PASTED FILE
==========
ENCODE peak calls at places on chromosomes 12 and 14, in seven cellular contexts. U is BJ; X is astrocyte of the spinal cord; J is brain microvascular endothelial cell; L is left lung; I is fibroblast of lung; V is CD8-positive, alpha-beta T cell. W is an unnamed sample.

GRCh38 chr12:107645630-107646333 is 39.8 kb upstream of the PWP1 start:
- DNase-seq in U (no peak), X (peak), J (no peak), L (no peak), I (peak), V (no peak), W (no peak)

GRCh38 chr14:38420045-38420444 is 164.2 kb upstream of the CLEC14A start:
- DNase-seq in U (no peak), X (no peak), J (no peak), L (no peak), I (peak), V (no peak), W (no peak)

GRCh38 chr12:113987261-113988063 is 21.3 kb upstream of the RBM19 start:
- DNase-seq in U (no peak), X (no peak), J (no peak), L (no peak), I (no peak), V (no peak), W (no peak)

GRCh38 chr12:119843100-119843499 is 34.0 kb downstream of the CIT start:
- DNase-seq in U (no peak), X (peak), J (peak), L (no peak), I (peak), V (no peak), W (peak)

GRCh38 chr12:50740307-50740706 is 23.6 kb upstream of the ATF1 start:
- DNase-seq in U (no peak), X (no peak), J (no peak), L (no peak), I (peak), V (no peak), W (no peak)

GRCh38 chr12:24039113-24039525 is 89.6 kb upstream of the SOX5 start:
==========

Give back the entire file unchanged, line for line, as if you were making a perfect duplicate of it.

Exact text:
ENCODE peak calls at places on chromosomes 12 and 14, in seven cellular contexts. U is BJ; X is astrocyte of the spinal cord; J is brain microvascular endothelial cell; L is left lung; I is fibroblast of lung; V is CD8-positive, alpha-beta T cell. W is an unnamed sample.

GRCh38 chr12:107645630-107646333 is 39.8 kb upstream of the PWP1 start:
- DNase-seq in U (no peak), X (peak), J (no peak), L (no peak), I (peak), V (no peak), W (no peak)

GRCh38 chr14:38420045-38420444 is 164.2 kb upstream of the CLEC14A start:
- DNase-seq in U (no peak), X (no peak), J (no peak), L (no peak), I (peak), V (no peak), W (no peak)

GRCh38 chr12:113987261-113988063 is 21.3 kb upstream of the RBM19 start:
- DNase-seq in U (no peak), X (no peak), J (no peak), L (no peak), I (no peak), V (no peak), W (no peak)

GRCh38 chr12:119843100-119843499 is 34.0 kb downstream of the CIT start:
- DNase-seq in U (no peak), X (peak), J (peak), L (no peak), I (peak), V (no peak), W (peak)

GRCh38 chr12:50740307-50740706 is 23.6 kb upstream of the ATF1 start:
- DNase-seq in U (no peak), X (no peak), J (no peak), L (no peak), I (peak), V (no peak), W (no peak)

GRCh38 chr12:24039113-24039525 is 89.6 kb upstream of the SOX5 start: